McDonald's Plans Training For All Employees To Prevent Violence, Harassment, Discrimination

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McDonald's Corp. announced the implementation of new Global Brand Standards in its operations, including training to all employees to prevent violence, harassment and discrimination. The move would foster safe, respectful and inclusive workplaces.

Beginning in January 2022, the fast-food chain would require mandatory training for employees in all 39,000 McDonald's restaurants, both Company-owned and franchisee locations, in more than 100 countries.

The new Brand Standards prioritize actions in four areas such as harassment, discrimination and retaliation prevention; workplace violence prevention; restaurant employee feedback; and health and safety. The company said these will be implemented by a suite of policies, tools, training and reporting mechanisms.

According to the company, the restaurants will be assessed and held accountable in the business evaluation processes, and each market can implement the Brand Standards in their most effective way.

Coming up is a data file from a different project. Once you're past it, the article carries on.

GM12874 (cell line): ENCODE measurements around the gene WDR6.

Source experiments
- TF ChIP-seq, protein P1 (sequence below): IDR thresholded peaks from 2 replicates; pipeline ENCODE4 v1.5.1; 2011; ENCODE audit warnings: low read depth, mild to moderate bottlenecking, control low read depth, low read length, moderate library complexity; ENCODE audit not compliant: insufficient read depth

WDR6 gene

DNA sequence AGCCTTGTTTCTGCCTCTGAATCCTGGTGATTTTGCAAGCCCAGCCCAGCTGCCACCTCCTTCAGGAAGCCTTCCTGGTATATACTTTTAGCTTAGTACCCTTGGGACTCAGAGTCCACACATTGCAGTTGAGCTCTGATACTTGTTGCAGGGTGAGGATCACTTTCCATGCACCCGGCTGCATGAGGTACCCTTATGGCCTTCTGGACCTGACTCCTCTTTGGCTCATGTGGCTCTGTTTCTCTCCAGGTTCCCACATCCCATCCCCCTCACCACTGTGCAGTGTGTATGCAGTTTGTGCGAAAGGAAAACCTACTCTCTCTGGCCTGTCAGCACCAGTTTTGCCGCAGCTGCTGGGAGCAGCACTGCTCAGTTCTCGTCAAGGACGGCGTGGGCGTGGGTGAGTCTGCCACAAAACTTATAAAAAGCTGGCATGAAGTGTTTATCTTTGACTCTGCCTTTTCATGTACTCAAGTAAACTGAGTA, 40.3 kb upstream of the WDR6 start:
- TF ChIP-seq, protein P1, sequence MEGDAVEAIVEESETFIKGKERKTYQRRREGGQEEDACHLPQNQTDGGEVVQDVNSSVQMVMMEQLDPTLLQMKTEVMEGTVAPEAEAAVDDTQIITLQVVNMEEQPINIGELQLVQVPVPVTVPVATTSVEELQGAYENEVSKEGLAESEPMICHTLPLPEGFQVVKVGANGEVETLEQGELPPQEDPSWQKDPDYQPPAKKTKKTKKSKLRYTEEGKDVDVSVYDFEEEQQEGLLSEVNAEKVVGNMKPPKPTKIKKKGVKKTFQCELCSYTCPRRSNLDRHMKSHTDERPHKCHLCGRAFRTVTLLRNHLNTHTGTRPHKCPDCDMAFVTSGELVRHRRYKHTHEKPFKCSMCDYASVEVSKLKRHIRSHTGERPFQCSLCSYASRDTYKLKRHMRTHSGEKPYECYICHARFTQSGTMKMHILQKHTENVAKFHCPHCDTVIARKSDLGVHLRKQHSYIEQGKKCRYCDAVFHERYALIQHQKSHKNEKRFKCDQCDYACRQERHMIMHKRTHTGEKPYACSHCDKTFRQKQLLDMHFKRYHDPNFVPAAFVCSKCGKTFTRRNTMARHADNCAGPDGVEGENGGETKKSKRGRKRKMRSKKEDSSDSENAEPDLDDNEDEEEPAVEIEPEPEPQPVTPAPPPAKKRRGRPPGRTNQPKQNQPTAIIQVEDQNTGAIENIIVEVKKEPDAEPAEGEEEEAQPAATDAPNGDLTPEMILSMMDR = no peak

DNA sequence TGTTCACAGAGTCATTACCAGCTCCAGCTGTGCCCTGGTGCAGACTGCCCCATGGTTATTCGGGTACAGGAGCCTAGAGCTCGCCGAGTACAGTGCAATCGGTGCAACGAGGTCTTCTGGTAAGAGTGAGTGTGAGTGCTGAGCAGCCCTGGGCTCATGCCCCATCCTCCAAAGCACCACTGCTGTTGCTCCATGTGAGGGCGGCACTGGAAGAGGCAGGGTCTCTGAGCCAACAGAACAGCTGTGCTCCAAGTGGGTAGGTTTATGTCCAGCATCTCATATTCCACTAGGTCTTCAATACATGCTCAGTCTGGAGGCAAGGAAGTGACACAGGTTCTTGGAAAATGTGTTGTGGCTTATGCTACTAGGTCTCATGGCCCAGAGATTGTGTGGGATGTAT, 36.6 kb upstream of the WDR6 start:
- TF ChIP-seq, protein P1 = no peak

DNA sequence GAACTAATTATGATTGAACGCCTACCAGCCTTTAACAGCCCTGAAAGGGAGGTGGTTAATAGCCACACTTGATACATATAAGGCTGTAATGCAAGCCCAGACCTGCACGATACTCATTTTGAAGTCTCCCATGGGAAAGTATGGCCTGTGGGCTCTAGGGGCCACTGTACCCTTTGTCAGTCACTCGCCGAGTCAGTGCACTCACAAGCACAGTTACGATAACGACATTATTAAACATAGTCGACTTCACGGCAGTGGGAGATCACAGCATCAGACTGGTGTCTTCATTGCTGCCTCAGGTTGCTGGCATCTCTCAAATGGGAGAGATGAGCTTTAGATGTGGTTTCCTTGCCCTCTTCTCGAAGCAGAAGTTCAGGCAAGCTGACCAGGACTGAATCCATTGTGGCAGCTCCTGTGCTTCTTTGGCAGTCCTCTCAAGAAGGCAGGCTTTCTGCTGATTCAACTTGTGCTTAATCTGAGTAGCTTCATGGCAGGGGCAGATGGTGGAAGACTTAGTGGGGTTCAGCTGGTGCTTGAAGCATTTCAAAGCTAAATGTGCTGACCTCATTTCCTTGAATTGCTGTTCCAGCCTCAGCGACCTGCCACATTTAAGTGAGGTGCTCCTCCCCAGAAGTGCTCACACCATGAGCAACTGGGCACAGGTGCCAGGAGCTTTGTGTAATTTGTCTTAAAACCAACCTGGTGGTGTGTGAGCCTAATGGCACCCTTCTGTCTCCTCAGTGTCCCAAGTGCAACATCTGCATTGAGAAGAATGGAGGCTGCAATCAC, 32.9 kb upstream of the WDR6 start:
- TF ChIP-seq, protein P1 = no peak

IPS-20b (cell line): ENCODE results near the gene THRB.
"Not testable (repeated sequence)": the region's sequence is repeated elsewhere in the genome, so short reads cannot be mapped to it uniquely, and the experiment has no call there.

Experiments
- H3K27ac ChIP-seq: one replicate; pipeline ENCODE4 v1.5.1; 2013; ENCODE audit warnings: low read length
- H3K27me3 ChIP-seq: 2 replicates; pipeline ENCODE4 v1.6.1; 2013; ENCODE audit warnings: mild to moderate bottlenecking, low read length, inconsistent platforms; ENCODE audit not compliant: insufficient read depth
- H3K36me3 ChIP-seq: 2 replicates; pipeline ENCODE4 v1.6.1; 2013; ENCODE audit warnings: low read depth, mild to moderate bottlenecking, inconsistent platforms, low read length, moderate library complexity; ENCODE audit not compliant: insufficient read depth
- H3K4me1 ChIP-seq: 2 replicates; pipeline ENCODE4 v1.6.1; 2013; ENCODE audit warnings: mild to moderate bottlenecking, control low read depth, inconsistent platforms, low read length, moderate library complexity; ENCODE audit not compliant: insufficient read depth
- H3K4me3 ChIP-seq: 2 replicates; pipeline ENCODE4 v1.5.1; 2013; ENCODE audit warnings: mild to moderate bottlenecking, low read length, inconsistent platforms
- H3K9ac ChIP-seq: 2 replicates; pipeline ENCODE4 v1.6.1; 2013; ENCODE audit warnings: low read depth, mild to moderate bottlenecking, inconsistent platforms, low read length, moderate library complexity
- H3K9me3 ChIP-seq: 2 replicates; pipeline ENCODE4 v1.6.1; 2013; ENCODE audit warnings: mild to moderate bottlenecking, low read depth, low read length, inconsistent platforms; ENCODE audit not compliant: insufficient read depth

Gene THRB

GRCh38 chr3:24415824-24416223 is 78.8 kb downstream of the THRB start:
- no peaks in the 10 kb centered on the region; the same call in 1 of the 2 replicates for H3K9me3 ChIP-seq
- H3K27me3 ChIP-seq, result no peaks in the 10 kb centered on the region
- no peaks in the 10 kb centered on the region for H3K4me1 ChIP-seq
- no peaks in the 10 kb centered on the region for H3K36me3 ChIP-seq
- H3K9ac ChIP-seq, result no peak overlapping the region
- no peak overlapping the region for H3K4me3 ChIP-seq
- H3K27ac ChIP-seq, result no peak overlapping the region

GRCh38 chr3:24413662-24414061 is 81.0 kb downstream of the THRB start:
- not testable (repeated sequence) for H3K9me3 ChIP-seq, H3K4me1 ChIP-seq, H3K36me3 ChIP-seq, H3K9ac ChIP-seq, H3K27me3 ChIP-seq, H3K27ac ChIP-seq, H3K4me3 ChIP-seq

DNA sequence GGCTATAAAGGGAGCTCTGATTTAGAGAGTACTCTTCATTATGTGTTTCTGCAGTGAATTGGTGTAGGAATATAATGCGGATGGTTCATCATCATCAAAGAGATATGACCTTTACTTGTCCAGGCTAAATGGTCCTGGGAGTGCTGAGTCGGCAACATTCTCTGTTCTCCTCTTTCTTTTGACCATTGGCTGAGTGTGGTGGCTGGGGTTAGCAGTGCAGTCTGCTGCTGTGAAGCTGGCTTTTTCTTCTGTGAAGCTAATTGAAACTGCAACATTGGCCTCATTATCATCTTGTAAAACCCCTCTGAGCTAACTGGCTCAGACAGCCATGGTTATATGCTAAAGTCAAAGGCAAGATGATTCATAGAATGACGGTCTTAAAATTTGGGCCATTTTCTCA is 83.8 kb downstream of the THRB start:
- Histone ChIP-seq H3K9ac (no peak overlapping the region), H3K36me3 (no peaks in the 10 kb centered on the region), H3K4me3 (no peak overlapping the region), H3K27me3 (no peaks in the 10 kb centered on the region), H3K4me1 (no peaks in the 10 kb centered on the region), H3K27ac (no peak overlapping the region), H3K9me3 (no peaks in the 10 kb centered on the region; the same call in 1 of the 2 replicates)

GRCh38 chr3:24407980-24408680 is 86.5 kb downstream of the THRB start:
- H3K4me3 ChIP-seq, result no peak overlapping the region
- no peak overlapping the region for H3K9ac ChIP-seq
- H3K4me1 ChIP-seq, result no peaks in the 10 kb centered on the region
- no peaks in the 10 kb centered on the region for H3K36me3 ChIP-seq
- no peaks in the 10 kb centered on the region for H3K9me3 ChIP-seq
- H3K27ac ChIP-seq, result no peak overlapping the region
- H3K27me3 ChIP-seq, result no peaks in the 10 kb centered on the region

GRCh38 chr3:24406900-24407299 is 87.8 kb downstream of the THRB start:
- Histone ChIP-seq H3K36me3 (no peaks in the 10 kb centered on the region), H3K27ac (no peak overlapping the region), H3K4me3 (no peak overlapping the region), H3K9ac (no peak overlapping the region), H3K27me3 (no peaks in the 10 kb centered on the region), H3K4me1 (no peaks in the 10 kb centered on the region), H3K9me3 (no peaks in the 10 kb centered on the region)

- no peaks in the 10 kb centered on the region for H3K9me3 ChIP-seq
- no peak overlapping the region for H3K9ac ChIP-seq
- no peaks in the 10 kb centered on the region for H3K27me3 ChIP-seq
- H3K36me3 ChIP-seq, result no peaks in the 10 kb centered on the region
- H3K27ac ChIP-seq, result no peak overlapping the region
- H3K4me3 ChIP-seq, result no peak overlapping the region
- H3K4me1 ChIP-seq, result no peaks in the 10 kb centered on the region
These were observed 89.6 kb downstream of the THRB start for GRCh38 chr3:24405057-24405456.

The company will continue to work in partnership with independent and third-party experts in the U.S. and across the world to provide required expertise, training and tools.

McDonald's President and Chief Executive Officer Chris Kempczinski said, "There are no short cuts to ensuring that people feel safe, respected and included at a McDonald's restaurant. This work starts by taking big, intentional moves. Our new Global Brand Standards reinforce our commitment to living our values such that at every interaction, everyone is welcome, comfortable and safe."

Further, Clara Kim, vice president of consulting services, RAINN, the largest anti-sexual violence organization in the United States, stated that these standards would help ensure that everyone working at a McDonald's restaurant is provided with a safe and respectful workplace.

Over the years, McDonald's has faced many sexual harassment and retaliation cases. As per reports, at least 50 workers have filed charges against the company, which in 2018 introduced anti-harassment training for its U.S. franchisees and general managers. It later started a hotline for employees to report problems and opened the training program to all of its U.S. employees.

In 2019, McDonald's fired its former CEO Steve Easterbrook after he acknowledged a relationship with an employee.

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